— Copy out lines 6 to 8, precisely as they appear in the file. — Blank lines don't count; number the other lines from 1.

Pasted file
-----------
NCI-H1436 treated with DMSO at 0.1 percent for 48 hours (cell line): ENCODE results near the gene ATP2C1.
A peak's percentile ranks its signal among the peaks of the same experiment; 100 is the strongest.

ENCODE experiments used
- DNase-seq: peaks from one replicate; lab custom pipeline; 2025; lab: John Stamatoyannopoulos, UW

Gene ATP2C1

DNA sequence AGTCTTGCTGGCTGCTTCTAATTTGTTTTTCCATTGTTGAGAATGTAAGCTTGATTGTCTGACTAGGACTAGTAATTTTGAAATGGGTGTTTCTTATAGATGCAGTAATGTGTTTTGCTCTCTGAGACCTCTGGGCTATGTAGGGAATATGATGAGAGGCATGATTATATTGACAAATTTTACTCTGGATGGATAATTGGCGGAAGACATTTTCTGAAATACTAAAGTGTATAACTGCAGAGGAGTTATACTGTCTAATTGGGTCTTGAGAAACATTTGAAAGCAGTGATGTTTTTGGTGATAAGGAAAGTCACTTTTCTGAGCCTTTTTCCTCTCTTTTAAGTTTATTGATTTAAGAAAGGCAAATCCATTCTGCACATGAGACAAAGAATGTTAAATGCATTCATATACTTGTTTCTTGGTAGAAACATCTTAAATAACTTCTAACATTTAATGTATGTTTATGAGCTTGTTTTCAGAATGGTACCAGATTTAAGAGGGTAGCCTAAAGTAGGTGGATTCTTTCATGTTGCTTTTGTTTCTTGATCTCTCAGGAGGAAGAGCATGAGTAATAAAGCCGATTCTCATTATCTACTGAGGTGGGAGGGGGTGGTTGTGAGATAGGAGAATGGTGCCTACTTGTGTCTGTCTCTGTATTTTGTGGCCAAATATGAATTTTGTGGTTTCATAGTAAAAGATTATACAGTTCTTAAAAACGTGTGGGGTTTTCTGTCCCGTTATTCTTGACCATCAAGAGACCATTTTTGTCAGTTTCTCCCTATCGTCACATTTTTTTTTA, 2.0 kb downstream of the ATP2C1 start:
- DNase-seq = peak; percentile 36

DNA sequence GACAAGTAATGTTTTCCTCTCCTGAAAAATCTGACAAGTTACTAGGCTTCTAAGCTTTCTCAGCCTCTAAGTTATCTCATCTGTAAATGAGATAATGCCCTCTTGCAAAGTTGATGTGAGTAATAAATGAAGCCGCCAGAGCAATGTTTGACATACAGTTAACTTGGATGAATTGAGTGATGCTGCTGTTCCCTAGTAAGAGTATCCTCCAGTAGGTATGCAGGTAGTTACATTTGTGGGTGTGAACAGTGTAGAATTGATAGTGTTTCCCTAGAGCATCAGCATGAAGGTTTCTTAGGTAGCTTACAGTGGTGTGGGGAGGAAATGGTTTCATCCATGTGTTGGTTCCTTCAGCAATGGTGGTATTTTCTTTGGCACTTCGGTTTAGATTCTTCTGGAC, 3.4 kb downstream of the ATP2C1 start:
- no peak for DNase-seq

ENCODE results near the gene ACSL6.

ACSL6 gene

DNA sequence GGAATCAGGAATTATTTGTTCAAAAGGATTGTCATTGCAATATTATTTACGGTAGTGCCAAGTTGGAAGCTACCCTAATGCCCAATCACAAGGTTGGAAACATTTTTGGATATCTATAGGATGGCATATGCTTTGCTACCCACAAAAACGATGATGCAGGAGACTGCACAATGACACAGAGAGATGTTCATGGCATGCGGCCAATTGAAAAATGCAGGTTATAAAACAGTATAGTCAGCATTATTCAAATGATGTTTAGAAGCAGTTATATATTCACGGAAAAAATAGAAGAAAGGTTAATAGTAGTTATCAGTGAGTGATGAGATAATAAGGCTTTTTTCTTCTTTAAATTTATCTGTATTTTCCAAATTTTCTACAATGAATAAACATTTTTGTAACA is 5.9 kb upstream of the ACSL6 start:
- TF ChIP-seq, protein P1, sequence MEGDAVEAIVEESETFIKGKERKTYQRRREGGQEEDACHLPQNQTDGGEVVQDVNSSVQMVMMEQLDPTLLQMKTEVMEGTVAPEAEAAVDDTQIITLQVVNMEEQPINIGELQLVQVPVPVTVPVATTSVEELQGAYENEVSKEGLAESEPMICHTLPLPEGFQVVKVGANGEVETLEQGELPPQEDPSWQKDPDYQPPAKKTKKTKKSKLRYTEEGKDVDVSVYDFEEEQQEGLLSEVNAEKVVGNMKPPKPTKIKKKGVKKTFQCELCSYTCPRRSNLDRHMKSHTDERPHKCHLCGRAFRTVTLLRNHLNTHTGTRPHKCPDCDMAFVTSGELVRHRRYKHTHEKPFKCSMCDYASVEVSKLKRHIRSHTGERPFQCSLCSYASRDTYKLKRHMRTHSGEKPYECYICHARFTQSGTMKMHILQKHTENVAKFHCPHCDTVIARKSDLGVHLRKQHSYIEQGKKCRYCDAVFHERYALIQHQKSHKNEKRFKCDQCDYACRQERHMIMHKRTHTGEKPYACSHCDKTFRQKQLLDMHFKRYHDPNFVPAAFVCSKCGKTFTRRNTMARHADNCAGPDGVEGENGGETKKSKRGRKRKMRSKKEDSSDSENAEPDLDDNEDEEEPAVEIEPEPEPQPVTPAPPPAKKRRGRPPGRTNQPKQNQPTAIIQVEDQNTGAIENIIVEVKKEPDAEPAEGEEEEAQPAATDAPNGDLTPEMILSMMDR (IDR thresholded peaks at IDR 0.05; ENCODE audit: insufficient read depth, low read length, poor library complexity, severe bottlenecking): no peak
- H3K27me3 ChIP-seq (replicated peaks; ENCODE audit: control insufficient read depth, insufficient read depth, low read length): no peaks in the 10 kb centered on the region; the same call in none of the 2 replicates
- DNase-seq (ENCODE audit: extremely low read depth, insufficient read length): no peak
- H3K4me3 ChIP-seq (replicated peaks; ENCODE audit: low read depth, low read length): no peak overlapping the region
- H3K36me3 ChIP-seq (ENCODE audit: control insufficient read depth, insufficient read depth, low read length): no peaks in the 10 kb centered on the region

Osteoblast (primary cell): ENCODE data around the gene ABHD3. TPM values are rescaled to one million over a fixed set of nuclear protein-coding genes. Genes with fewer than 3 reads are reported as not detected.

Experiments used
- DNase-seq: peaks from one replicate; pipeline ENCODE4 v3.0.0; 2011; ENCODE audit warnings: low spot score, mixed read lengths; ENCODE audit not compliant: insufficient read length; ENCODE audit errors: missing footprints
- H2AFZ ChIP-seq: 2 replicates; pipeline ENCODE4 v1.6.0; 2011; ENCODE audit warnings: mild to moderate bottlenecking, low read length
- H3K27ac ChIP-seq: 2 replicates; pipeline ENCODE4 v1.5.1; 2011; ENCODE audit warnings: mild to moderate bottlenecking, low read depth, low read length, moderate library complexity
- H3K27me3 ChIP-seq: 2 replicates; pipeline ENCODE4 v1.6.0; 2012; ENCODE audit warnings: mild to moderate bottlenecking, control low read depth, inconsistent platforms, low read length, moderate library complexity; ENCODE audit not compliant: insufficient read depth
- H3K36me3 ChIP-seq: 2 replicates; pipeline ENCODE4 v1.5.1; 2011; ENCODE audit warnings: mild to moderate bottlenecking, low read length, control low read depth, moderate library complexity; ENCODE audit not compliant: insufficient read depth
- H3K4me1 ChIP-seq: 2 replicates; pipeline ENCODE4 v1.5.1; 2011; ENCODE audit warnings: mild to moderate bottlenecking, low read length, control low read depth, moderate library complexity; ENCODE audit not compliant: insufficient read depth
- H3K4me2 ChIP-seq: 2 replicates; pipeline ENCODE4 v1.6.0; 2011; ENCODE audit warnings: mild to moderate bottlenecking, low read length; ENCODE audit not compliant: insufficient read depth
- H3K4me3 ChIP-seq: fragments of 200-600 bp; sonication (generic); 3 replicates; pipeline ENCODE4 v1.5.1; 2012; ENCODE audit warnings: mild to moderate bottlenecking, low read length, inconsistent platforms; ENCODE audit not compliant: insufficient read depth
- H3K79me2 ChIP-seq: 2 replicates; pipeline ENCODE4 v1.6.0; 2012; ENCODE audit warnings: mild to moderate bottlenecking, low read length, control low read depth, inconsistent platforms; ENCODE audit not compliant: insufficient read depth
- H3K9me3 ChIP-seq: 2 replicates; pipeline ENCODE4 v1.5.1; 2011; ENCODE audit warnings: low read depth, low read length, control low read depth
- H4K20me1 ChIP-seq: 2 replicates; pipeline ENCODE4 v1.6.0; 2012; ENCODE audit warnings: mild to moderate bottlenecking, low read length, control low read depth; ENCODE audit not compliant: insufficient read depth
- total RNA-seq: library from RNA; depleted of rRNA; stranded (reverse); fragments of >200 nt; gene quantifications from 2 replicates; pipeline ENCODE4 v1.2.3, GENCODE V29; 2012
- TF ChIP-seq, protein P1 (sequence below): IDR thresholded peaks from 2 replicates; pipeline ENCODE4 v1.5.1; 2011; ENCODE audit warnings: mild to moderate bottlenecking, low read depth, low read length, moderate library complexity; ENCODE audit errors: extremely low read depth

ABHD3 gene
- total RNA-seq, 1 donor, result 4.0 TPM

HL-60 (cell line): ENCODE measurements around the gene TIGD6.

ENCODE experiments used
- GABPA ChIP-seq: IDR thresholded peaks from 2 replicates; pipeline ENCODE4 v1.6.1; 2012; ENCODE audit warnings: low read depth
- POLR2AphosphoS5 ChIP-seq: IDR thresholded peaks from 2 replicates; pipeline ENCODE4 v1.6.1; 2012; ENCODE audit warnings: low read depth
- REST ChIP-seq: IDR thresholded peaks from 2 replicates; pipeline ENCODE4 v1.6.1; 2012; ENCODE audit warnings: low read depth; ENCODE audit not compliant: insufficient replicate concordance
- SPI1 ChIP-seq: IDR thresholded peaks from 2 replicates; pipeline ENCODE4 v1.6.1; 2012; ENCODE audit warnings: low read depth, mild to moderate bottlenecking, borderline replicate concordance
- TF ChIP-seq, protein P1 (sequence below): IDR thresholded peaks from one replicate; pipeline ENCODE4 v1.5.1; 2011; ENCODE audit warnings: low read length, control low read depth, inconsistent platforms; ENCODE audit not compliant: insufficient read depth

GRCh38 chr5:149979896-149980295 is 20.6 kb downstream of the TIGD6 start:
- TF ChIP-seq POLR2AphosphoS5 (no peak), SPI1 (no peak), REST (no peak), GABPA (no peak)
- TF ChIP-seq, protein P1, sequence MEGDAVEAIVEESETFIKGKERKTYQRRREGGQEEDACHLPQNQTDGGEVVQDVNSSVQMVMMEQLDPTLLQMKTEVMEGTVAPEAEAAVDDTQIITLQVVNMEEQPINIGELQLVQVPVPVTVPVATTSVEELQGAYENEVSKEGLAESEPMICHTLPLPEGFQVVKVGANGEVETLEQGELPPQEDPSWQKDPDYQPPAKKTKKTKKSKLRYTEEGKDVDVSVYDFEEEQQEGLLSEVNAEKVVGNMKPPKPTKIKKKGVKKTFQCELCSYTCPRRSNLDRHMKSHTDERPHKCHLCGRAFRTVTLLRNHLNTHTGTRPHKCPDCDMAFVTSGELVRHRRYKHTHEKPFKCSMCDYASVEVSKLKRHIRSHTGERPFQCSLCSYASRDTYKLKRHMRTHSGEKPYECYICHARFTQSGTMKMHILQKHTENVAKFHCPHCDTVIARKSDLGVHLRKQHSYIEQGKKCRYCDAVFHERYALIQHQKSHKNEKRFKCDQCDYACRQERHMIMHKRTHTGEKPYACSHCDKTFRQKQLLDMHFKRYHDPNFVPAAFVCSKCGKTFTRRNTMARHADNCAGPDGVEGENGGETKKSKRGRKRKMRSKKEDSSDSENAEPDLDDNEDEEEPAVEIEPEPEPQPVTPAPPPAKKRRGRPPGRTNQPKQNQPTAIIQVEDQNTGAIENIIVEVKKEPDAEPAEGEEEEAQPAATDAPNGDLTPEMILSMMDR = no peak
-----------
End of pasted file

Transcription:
DNA sequence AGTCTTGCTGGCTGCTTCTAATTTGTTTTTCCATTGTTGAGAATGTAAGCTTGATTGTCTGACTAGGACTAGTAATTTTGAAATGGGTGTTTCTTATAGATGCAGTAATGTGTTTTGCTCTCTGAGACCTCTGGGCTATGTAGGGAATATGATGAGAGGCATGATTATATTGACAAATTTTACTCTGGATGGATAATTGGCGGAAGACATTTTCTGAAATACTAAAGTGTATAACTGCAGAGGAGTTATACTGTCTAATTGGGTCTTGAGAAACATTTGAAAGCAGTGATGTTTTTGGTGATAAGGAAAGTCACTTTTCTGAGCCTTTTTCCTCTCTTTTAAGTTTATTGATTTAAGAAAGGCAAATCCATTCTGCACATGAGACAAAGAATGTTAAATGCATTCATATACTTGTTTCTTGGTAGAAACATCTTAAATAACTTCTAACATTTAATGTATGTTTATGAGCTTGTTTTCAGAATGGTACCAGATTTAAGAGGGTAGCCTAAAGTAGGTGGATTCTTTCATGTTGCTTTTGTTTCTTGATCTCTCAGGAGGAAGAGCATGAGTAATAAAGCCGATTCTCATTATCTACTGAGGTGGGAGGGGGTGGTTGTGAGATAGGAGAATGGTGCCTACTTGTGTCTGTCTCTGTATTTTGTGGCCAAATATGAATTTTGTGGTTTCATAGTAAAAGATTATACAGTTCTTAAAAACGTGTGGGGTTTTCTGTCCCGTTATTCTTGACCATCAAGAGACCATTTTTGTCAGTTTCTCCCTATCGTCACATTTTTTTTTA, 2.0 kb downstream of the ATP2C1 start:
- DNase-seq = peak; percentile 36

DNA sequence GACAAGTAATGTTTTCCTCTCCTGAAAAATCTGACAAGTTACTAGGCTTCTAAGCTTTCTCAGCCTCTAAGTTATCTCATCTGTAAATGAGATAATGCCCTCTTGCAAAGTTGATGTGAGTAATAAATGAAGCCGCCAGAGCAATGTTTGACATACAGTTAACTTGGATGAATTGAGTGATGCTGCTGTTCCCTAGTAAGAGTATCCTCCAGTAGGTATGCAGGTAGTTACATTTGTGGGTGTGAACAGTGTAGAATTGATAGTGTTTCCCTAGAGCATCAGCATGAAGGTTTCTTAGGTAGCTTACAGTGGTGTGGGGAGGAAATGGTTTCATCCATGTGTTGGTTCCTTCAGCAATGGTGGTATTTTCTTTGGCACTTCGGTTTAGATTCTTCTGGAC, 3.4 kb downstream of the ATP2C1 start: